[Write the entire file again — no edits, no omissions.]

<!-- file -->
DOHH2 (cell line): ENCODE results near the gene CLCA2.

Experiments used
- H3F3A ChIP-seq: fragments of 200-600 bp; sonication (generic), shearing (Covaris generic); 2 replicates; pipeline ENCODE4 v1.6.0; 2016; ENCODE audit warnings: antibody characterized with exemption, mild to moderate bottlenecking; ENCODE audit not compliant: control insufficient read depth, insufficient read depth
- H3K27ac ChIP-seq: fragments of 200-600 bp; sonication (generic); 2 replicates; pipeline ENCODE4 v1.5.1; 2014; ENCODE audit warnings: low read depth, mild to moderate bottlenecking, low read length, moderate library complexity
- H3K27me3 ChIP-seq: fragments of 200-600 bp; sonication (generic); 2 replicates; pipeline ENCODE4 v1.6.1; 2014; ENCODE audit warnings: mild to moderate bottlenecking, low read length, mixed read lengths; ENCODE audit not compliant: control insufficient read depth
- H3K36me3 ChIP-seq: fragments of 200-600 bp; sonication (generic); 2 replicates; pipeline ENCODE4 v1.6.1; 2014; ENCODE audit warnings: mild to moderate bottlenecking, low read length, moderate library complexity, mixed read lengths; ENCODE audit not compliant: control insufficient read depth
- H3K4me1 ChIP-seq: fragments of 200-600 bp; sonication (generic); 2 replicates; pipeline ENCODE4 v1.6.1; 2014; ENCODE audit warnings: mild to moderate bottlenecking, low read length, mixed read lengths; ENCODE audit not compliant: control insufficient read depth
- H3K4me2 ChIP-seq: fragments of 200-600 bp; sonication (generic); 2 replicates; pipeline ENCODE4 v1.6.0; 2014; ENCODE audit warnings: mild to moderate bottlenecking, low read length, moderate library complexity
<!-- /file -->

DOHH2 (cell line): ENCODE results near the gene CLCA2.

Experiments used
- H3F3A ChIP-seq: fragments of 200-600 bp; sonication (generic), shearing (Covaris generic); 2 replicates; pipeline ENCODE4 v1.6.0; 2016; ENCODE audit warnings: antibody characterized with exemption, mild to moderate bottlenecking; ENCODE audit not compliant: control insufficient read depth, insufficient read depth
- H3K27ac ChIP-seq: fragments of 200-600 bp; sonication (generic); 2 replicates; pipeline ENCODE4 v1.5.1; 2014; ENCODE audit warnings: low read depth, mild to moderate bottlenecking, low read length, moderate library complexity
- H3K27me3 ChIP-seq: fragments of 200-600 bp; sonication (generic); 2 replicates; pipeline ENCODE4 v1.6.1; 2014; ENCODE audit warnings: mild to moderate bottlenecking, low read length, mixed read lengths; ENCODE audit not compliant: control insufficient read depth
- H3K36me3 ChIP-seq: fragments of 200-600 bp; sonication (generic); 2 replicates; pipeline ENCODE4 v1.6.1; 2014; ENCODE audit warnings: mild to moderate bottlenecking, low read length, moderate library complexity, mixed read lengths; ENCODE audit not compliant: control insufficient read depth
- H3K4me1 ChIP-seq: fragments of 200-600 bp; sonication (generic); 2 replicates; pipeline ENCODE4 v1.6.1; 2014; ENCODE audit warnings: mild to moderate bottlenecking, low read length, mixed read lengths; ENCODE audit not compliant: control insufficient read depth
- H3K4me2 ChIP-seq: fragments of 200-600 bp; sonication (generic); 2 replicates; pipeline ENCODE4 v1.6.0; 2014; ENCODE audit warnings: mild to moderate bottlenecking, low read length, moderate library complexity